ATLANTA (AP) — Colonial Pipeline is shutting down a key line that supplies gasoline to the South due to refinery shutdowns and other impacts from Tropical Storm Harvey, meaning prices at the pump could rise even more in many states.
The Georgia-based company expects to shut off the line Thursday, the company said in a statement. Colonial had already closed down its other main line, which transports diesel and aviation fuels.
The pipeline, a crucial artery in the nation's fuel supply network, runs from the Houston area to New York harbor and includes more than 5,500 miles of pipeline, most of it underground. It provides nearly 40 percent of the South's gasoline.
In September 2016, a leak and gas spill in Alabama that closed the Colonial Pipeline led to days of empty gas station pumps and higher prices in Alabama, Georgia, Tennessee and the Carolinas.
Gasoline prices have been on the rise even before the pipeline shutdown. Harvey's devastating strike on the Gulf Coast has prompted one of the summer's largest one-week price surges, AAA reported.
The national average for a gallon of regular gasoline has risen from about $2.35 a week ago to $2.45 now. The price is surging in some states such as Georgia, where the average cost per gallon of regular gas has climbed from $2.22 a week ago to $2.39 now.
Among the reasons: About one-quarter of the Gulf Coast's oil refining capacity was taken offline, according to the Oil Price Information Service.
The storm also prompted at least eight Texas refineries to shut down, according to AAA. Nearly one-third of the nation's refining capacity is along the Gulf Coast from Corpus Christi, Texas, to the Lake Charles area.
The supply crunch is already being felt in Dallas-Fort Worth, where QuikTrip, one of the nation's largest convenience store chains, is temporarily halting gasoline sales at about half of its 135 stores in the area.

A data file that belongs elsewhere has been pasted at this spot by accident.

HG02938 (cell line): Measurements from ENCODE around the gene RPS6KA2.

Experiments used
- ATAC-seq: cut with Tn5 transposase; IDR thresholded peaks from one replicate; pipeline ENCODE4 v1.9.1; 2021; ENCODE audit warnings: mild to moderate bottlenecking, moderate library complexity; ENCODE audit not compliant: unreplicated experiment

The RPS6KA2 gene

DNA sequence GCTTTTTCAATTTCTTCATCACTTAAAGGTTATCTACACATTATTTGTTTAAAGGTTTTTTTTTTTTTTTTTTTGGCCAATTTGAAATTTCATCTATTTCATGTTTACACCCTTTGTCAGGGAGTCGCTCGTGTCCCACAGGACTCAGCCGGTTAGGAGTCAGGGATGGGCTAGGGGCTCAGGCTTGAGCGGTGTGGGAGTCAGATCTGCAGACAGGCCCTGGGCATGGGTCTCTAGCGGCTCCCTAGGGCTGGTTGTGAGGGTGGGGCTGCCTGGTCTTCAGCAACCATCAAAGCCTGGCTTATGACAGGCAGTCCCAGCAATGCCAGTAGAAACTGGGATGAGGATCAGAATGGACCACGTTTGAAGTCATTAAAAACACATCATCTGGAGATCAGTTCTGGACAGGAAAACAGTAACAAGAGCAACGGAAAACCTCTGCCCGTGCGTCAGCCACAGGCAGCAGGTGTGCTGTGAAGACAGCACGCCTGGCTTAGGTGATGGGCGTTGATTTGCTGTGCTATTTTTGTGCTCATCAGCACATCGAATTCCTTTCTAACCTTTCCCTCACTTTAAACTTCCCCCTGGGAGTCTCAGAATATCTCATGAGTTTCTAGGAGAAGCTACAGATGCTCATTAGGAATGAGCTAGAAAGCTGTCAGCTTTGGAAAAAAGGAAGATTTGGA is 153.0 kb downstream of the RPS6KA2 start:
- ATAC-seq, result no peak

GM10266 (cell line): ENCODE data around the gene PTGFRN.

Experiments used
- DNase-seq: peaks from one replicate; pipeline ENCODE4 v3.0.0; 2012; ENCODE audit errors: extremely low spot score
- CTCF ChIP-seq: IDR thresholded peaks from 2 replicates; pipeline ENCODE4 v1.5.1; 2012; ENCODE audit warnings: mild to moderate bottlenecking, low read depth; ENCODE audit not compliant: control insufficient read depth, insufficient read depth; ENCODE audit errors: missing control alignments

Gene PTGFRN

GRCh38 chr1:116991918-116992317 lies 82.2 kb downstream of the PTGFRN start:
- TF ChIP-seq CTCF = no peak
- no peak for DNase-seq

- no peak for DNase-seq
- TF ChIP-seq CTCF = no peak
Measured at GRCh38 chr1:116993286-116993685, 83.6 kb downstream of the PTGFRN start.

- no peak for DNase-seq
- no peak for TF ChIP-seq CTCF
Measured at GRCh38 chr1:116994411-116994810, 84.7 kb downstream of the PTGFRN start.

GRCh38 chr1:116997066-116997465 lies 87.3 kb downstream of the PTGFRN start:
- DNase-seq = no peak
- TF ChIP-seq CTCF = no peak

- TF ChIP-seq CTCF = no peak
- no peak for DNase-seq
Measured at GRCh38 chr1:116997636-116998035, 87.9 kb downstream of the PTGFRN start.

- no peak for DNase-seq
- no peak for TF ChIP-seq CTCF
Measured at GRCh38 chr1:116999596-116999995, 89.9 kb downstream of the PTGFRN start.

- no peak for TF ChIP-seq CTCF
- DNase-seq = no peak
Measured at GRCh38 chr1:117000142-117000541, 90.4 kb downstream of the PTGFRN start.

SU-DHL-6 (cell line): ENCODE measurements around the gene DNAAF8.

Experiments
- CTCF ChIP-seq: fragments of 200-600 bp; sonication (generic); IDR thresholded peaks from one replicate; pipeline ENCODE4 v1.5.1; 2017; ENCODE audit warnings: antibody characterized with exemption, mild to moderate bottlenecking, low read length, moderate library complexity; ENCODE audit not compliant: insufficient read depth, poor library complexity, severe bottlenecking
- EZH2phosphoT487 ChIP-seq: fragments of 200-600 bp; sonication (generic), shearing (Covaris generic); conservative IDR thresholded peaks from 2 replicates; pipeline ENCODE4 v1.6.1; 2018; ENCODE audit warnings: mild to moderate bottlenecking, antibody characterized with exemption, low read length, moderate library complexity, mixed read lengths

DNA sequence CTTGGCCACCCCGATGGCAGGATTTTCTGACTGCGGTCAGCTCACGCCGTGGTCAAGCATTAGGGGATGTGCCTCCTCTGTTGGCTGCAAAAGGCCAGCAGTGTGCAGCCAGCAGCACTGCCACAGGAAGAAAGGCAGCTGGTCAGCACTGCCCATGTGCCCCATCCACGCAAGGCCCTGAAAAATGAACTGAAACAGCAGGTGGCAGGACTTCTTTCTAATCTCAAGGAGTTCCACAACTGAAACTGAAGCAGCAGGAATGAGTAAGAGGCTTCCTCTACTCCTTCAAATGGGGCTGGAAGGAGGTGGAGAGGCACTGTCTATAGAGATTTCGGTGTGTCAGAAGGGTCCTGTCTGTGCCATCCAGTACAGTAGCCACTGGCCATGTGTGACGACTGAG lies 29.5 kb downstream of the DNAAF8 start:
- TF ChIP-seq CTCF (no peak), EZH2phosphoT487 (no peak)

The company is instead directing gasoline deliveries to designated stores across all parts of the metro area, QuikTrip spokesman Mike Thornbrugh said. And while only half the Dallas-Forth Worth area stores will have gasoline, all will remain open, he said.
"Supply is way, way off," Thornbrugh said Thursday.
The Oklahoma-based company diverted gasoline deliveries in a similar way last year in metro Atlanta, where it has about 133 stores, after the Alabama pipeline spill.
Colonial Pipeline has not indicated how long it expects the closure to last. Its workers haven't been able to evaluate the damage yet.
Half the 26 refineries that connect to Colonial's pipeline system are between storm-ravaged Houston and Lake Charles, Louisiana, which is just east of the Beaumont-Port Arthur area.
"Once Colonial is able to ensure that its facilities are safe to operate and refiners in Lake Charles and points east have the ability to move product to Colonial, our system will resume operations," the company statement said.